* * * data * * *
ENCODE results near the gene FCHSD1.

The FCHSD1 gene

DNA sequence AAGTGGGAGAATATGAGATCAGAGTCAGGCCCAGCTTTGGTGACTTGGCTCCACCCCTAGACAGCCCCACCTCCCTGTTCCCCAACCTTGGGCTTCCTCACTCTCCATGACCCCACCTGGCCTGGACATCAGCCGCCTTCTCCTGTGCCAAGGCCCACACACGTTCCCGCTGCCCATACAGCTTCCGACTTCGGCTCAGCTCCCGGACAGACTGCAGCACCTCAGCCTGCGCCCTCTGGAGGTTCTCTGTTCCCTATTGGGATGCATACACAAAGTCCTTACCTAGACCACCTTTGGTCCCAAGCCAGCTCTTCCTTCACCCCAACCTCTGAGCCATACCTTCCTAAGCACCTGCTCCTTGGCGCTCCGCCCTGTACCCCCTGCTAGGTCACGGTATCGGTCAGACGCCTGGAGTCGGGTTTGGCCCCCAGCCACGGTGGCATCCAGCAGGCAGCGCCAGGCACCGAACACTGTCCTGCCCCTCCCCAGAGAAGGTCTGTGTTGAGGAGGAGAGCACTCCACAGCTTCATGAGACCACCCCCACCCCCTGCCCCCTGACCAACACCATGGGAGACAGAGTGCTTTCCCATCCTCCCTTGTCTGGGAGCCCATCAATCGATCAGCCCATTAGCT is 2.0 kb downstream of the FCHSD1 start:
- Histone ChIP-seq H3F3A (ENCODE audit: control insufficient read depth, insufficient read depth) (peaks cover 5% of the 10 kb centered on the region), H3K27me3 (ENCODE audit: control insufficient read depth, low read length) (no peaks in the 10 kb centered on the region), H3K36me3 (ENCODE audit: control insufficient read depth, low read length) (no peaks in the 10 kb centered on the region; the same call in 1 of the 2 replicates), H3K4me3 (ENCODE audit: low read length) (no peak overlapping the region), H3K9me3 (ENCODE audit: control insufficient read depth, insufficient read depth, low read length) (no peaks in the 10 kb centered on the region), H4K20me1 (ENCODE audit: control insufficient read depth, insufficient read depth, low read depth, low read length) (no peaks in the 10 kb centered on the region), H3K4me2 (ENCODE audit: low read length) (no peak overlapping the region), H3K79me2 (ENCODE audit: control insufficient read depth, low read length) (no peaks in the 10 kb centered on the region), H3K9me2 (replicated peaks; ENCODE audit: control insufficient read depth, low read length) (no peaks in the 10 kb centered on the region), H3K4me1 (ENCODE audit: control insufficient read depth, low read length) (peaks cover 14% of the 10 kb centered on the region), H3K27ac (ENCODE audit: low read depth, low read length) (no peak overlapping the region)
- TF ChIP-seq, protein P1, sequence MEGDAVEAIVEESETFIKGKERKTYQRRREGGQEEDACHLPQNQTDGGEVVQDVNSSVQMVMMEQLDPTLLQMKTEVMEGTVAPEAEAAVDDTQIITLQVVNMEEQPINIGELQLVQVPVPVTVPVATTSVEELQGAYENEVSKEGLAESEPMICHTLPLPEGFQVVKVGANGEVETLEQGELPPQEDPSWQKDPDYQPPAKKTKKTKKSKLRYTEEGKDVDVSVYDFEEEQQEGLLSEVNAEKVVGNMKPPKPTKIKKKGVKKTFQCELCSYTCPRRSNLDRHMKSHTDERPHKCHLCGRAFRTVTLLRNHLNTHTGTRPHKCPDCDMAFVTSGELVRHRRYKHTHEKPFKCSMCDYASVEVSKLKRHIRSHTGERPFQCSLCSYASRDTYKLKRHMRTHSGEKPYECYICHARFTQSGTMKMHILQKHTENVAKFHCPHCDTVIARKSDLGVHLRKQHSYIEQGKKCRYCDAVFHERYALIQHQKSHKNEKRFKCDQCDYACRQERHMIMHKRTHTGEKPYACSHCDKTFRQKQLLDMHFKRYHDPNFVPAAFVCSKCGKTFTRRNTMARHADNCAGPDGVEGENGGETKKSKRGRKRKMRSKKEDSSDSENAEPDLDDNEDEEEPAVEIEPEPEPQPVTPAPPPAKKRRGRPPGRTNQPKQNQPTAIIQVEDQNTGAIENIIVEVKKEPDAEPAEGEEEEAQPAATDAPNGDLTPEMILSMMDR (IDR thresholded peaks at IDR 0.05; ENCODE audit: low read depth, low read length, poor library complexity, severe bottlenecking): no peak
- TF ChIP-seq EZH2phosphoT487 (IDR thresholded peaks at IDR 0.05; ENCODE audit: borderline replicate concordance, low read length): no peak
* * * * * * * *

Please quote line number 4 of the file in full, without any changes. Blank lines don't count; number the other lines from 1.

- Histone ChIP-seq H3F3A (ENCODE audit: control insufficient read depth, insufficient read depth) (peaks cover 5% of the 10 kb centered on the region), H3K27me3 (ENCODE audit: control insufficient read depth, low read length) (no peaks in the 10 kb centered on the region), H3K36me3 (ENCODE audit: control insufficient read depth, low read length) (no peaks in the 10 kb centered on the region; the same call in 1 of the 2 replicates), H3K4me3 (ENCODE audit: low read length) (no peak overlapping the region), H3K9me3 (ENCODE audit: control insufficient read depth, insufficient read depth, low read length) (no peaks in the 10 kb centered on the region), H4K20me1 (ENCODE audit: control insufficient read depth, insufficient read depth, low read depth, low read length) (no peaks in the 10 kb centered on the region), H3K4me2 (ENCODE audit: low read length) (no peak overlapping the region), H3K79me2 (ENCODE audit: control insufficient read depth, low read length) (no peaks in the 10 kb centered on the region), H3K9me2 (replicated peaks; ENCODE audit: control insufficient read depth, low read length) (no peaks in the 10 kb centered on the region), H3K4me1 (ENCODE audit: control insufficient read depth, low read length) (peaks cover 14% of the 10 kb centered on the region), H3K27ac (ENCODE audit: low read depth, low read length) (no peak overlapping the region)